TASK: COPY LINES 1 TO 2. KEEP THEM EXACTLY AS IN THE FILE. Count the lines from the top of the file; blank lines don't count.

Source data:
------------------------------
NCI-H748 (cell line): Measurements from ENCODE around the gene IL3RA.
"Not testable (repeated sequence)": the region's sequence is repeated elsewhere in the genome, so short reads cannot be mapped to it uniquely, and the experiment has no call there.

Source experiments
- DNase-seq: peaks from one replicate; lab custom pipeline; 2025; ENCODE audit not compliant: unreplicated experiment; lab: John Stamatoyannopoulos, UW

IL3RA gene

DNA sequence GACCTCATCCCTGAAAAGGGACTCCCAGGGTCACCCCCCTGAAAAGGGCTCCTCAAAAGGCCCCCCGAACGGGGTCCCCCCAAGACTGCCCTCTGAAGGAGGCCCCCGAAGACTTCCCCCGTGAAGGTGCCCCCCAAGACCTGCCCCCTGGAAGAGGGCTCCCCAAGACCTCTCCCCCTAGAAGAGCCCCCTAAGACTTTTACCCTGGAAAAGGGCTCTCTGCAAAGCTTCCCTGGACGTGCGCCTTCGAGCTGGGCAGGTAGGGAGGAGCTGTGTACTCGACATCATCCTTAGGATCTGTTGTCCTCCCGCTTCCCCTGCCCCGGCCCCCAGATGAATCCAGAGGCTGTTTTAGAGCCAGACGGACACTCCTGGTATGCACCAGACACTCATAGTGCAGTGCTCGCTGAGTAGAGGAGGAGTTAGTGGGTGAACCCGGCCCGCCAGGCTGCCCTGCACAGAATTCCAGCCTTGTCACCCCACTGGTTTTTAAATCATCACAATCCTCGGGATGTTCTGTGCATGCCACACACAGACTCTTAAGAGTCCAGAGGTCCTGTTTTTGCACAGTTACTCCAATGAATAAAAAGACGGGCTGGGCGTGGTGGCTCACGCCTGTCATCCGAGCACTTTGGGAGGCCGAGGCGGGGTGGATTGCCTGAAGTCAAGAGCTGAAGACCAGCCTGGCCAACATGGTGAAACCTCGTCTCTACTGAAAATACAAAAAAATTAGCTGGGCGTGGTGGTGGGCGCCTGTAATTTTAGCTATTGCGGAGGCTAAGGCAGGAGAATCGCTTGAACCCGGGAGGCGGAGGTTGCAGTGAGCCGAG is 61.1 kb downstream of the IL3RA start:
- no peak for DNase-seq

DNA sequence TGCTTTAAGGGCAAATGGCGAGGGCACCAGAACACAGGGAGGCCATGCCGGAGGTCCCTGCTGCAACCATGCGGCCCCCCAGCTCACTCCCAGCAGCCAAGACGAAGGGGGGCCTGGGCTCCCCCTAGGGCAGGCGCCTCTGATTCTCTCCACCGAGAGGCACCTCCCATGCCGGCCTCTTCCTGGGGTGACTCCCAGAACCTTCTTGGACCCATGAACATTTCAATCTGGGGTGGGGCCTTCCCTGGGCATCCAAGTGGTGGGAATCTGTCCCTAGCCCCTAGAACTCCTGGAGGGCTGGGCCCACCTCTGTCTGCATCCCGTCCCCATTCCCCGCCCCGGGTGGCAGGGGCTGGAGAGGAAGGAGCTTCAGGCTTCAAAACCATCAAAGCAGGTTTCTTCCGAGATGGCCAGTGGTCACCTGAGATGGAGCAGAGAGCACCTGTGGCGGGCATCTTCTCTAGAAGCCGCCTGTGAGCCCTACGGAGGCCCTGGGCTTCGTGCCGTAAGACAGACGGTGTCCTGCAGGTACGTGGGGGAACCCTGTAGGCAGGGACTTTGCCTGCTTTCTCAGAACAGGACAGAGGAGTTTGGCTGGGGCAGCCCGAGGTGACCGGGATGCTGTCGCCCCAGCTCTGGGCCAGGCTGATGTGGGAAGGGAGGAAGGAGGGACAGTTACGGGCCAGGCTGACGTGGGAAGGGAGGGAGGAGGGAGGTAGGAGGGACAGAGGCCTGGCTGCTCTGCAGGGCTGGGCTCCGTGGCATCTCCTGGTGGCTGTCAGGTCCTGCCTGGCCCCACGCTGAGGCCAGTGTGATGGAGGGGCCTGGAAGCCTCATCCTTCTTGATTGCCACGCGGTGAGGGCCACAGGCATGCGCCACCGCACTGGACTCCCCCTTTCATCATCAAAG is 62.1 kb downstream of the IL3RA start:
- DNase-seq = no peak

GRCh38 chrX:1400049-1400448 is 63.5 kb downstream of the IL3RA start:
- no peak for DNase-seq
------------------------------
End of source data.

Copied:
NCI-H748 (cell line): Measurements from ENCODE around the gene IL3RA.
"Not testable (repeated sequence)": the region's sequence is repeated elsewhere in the genome, so short reads cannot be mapped to it uniquely, and the experiment has no call there.